The Duke of Sussex has compromised the security of the Royal family by describing the layout of various royal residences, as well as his personal protection detail, an expert has warned.
Dai Davies, a former head of royal protection, said the Duke was a “fool” for revealing such information in his memoir, Spare – details that could prove “dangerous” in the wrong hands.
The Duke wrote in the book that he carried an electronic tracker and panic alarm at all times, describing how his protection team operated and reacted.
He included a detailed description of where to find the Queen Consort’s “fanciest bottles” of wine, “absurd gifts from foreign governments and potentates”, as well as “several storerooms full of paintings” at Highgrove, the King’s Gloucestershire home.
Minute details are also shared about the location of Queen Elizabeth II’s bedroom at Balmoral and the precise route from the entrance at Clarence House to the King’s private sitting room, complete with the exact number of stairs.
Mr Davies, who has worked in police and security for more than 50 years, said: “These revelations give me great concern and will likely give great concern to Prince Harry’s current team.
“It makes the job of protecting him, whether privately or otherwise, problematic. Only a fool would reveal this kind of detail about the royals’ inner sanctums.
“Historically, there have always been people who have tried to access parts of royal palaces.
“Whether they are fixated individuals with mental health problems or terrorists, this information could prove very useful.
“There is a reason Buckingham Palace never discusses any detail about its security operations, big or small. It would never expect someone with such an intimate knowledge of private royal residences to disclose such information.”
The Duke recounted in his book the moment that the Duchess of Sussex was first introduced to the King and the Queen Consort, when they were greeted at the door of Clarence House by a butler and a house manager.
“They led us down the long corridor, past the big paintings and gilt-edged mirrors, along the crimson carpet with the crimson runner, past the big glass cabinet filled with gleaming porcelain and exquisite heirlooms, up the creaky staircase, which rose three steps before jogging right, up another twelve steps, then jogged right again,” he said.
“There, at last, on the landing above us, stood Pa.”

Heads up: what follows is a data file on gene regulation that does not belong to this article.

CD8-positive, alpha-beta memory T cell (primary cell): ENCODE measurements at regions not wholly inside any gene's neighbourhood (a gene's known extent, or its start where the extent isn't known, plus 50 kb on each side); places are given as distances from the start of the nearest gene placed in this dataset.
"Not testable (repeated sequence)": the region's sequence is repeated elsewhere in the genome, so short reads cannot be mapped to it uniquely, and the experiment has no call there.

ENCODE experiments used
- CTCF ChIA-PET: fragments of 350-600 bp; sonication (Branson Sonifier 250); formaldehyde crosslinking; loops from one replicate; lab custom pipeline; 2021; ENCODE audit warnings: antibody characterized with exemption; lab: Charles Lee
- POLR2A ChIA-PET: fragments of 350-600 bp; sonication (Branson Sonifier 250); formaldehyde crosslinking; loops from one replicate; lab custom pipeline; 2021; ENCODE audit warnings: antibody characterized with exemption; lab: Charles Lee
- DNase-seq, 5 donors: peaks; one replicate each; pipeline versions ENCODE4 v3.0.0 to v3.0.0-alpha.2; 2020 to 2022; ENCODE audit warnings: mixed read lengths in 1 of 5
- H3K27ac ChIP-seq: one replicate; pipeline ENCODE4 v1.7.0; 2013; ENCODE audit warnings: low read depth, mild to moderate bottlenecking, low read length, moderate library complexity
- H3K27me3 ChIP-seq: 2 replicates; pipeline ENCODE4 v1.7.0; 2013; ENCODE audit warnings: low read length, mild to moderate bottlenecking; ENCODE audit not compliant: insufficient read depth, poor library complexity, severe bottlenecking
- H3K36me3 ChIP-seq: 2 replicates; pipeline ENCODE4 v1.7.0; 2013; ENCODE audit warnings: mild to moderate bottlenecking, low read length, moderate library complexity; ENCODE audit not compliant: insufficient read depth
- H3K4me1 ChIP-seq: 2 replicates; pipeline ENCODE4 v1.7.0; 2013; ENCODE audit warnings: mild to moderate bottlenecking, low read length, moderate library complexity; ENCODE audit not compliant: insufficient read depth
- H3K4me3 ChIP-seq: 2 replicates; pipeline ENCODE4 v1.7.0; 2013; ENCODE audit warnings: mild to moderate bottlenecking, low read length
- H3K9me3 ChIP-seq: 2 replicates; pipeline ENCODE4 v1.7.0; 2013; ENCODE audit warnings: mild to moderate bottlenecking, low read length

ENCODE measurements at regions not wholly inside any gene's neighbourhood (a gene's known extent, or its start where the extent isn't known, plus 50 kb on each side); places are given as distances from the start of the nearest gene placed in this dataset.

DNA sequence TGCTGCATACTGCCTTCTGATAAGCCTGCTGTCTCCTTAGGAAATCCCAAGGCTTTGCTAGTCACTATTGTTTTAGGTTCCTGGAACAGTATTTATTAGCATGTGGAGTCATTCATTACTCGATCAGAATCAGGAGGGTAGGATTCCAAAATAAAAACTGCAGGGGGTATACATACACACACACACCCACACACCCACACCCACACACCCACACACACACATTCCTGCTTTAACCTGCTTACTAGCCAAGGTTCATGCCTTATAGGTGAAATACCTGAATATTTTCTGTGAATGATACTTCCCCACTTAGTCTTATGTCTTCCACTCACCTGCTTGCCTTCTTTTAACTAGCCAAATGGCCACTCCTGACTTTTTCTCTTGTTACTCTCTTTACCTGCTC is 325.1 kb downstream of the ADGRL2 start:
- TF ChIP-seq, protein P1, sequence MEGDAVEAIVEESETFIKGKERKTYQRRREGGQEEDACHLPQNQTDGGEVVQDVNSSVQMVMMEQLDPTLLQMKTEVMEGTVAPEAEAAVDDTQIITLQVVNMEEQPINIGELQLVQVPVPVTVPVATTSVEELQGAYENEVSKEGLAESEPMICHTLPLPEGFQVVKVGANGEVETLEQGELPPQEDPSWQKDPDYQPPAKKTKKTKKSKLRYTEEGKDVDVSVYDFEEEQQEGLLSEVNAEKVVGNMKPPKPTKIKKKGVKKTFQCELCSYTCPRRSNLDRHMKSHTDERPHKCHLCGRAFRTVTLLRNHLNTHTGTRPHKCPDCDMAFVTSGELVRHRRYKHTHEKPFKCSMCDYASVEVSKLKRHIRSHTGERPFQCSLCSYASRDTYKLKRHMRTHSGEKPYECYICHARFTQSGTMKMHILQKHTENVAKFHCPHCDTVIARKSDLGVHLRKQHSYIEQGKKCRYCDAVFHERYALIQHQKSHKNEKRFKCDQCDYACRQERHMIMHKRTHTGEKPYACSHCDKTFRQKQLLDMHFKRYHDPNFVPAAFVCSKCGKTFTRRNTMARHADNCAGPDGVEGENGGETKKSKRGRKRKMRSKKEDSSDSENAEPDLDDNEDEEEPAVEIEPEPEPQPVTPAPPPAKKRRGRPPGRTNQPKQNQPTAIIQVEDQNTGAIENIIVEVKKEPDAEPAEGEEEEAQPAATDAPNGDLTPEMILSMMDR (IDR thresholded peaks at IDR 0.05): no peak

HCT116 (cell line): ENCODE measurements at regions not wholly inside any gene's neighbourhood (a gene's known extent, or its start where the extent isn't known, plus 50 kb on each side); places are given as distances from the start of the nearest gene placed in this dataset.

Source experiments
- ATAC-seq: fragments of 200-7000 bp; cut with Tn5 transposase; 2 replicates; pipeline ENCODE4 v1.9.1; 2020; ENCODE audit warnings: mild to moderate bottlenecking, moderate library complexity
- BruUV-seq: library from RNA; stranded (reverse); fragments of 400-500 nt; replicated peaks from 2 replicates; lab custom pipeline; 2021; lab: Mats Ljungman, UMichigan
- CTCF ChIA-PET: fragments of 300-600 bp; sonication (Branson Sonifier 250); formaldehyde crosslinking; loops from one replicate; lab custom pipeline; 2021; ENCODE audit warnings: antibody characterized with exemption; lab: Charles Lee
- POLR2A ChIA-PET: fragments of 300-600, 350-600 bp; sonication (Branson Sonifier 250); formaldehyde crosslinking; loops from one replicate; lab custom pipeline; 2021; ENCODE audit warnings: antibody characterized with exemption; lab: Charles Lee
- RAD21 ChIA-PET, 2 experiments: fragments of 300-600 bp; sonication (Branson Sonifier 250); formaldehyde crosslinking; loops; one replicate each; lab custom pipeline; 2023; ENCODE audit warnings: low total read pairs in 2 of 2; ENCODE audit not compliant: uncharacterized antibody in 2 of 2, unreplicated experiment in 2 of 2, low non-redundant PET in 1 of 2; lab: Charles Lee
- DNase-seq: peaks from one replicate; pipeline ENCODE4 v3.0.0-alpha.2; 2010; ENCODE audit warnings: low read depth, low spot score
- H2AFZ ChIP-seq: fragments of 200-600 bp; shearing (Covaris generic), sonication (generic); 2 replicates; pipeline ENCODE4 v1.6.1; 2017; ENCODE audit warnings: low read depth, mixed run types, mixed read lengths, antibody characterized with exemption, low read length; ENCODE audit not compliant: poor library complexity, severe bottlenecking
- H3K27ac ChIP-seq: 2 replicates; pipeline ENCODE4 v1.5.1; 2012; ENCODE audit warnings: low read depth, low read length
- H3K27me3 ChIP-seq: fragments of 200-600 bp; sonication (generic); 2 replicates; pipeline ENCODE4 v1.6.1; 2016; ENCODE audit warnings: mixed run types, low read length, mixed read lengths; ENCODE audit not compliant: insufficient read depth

Elsewhere, the Duke described how to get to his old basement hideout at Highgrove, the King’s Gloucestershire home – nicknamed Club H.
The former bomb shelter, he said, could be reached by walking “through a heavy white ground-level door, then down a steep flight of stone stairs … along a damp stone floor, then descended three more stairs, walked down a long damp corridor with a low arched roof, then past several wine cellars, wherein Camilla kept her fanciest bottles, on past a freezer and several storerooms full of paintings, polo gear, and absurd gifts from foreign governments and potentates.
“Beyond that final storeroom were two green doors with little brass handles, and on the other side of those was Club H”.
The Duke also recalled in great detail the layout of Balmoral, the late Queen’s “happy place” nestled in Aberdeenshire’s grouse moors.
Prince Harry recounted in Spare: “Closing my eyes, I can see the main entrance, the panelled front windows, the wide portico and three grey-black speckled granite steps leading up to the massive front door of whiskey-coloured oak, often propped open by a heavy curling stone and often manned by one red-coated footman.
“And inside the spacious hall … and then the light brown wooden door leading to the corridor with the crimson carpet and the walls papered in cream, a pattern of gold fleck, raised like braille, and then the many rooms along the corridor … and finally the castle’s main chamber, built in the 19th century.”
He went on to describe the grand staircase in the heart of the main chamber, writing that “whenever Granny headed up to her bedroom on the second floor, corgis at her heels, she preferred the lift”.
The King shares his mother’s love for Scotland and is currently staying at Birkhall, his home on the Balmoral estate.
Meanwhile, the Duke also described his former personal protection in detail, sparking fears that this could compromise the security of the rest of the Royal family.
He wrote: “I needed someone who’d treat me normal, which meant ignoring the armed bodyguard sleeping down the hall, whose job was to keep me from being kidnapped or assassinated (to say nothing of the electronic tracker and panic alarm I carried with me at all times).”
The Duke added that before his security protection was lost, he “had never been allowed to go anywhere without three armed bodyguards”.
Additionally, he also revealed that the official threat level in the country is “used by palace security to allocate personnel and guns”.
The Duke talked at length about his protection officers, including one man he called Billy the Rock – who he admitted gave the green light to retracing his late mother’s final journey through the Alma tunnel in Paris at the same speed her car was travelling at when it crashed.
“Billy added that if the driver ever revealed to another human that we’d asked him to do this, we’d find him and there would be hell to pay,” he wrote.